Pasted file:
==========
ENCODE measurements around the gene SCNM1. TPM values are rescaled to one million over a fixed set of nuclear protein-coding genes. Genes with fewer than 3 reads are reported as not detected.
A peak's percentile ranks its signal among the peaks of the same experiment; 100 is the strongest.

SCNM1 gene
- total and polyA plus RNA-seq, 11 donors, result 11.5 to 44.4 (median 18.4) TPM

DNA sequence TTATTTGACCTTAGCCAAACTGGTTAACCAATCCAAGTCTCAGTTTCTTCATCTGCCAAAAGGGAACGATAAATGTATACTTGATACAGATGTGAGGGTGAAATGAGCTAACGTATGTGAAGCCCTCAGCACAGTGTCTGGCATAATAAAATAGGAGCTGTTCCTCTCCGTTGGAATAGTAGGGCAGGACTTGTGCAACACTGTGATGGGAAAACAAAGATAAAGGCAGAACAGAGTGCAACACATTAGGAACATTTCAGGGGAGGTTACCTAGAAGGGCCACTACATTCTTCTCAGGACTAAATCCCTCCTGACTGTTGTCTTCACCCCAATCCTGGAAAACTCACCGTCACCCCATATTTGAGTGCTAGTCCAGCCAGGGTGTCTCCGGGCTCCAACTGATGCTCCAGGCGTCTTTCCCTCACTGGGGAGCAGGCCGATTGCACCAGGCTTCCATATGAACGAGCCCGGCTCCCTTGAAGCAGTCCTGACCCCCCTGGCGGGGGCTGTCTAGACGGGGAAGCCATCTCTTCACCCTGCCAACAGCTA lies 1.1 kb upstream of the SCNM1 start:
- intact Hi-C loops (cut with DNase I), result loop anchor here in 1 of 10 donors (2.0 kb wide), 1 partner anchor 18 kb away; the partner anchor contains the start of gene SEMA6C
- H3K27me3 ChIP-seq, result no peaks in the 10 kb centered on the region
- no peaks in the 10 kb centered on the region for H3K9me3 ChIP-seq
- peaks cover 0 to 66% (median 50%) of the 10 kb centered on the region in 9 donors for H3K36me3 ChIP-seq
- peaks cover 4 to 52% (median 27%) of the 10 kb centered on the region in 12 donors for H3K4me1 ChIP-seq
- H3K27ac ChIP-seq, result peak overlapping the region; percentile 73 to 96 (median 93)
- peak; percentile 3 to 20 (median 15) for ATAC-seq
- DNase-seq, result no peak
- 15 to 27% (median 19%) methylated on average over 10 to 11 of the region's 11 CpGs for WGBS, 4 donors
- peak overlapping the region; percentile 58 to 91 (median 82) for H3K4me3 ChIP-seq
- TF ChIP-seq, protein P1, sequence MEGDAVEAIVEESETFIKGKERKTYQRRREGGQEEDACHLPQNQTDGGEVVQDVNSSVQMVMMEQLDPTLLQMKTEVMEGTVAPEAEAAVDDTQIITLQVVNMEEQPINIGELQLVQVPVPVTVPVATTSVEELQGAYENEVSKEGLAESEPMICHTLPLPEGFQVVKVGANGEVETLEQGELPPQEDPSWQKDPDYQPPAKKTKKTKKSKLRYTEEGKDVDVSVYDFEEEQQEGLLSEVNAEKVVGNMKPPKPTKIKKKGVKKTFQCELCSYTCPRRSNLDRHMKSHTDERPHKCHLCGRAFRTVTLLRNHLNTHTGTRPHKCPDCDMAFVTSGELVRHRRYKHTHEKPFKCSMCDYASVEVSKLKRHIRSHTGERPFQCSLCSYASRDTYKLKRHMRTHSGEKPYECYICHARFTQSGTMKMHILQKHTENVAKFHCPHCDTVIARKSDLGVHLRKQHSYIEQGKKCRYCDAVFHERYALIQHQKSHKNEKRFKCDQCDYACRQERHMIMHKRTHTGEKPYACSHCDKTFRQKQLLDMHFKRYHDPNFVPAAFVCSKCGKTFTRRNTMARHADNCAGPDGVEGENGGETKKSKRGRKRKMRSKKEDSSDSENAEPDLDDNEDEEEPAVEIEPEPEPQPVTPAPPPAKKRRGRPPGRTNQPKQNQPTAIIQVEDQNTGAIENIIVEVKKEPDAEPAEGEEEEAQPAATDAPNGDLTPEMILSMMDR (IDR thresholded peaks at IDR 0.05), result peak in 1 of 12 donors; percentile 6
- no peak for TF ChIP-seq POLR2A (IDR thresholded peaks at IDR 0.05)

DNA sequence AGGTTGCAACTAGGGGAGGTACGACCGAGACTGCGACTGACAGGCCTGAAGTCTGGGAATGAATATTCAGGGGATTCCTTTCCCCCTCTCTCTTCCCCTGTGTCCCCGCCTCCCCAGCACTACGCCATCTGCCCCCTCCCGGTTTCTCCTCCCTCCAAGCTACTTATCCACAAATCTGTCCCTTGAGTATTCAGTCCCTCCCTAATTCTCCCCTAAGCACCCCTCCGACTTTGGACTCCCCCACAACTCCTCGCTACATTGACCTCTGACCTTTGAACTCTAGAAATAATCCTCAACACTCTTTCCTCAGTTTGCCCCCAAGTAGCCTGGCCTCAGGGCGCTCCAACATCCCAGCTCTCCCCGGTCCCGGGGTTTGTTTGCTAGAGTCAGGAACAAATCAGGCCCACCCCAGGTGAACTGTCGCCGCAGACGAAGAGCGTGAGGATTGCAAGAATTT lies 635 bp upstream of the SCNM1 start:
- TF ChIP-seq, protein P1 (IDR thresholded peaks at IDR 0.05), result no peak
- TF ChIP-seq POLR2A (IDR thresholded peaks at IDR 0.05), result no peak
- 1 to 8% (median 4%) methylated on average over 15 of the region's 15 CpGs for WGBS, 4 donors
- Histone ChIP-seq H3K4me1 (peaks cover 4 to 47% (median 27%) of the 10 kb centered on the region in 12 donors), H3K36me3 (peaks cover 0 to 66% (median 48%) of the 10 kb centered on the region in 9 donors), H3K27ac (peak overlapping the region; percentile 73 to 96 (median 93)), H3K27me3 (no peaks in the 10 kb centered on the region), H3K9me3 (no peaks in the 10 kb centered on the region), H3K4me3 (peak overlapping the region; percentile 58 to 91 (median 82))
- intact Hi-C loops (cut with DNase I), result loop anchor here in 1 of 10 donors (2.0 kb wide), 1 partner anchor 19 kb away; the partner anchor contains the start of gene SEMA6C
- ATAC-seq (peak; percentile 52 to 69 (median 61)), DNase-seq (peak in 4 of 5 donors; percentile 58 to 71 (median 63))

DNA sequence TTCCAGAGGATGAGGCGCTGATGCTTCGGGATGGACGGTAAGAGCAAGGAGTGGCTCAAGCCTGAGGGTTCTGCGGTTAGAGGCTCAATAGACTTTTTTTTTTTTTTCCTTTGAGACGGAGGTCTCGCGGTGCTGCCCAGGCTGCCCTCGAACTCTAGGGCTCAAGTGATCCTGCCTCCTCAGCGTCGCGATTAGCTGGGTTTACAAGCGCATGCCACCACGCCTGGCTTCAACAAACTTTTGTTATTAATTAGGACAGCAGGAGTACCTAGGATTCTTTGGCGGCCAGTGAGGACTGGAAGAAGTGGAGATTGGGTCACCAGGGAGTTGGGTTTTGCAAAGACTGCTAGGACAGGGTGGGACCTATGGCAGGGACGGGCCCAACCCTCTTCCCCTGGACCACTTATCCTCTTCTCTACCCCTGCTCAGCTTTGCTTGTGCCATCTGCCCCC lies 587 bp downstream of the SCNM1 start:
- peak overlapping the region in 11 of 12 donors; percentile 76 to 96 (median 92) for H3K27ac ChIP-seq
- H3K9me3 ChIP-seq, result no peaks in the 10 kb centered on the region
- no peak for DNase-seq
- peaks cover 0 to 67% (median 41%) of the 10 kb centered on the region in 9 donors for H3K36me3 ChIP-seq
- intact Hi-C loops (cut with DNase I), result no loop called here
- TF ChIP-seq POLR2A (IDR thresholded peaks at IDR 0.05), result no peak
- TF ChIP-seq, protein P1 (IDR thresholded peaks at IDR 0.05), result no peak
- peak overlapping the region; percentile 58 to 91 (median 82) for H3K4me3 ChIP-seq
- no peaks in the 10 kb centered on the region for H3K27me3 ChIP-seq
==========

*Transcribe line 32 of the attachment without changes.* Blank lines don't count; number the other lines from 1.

- TF ChIP-seq, protein P1 (IDR thresholded peaks at IDR 0.05), result no peak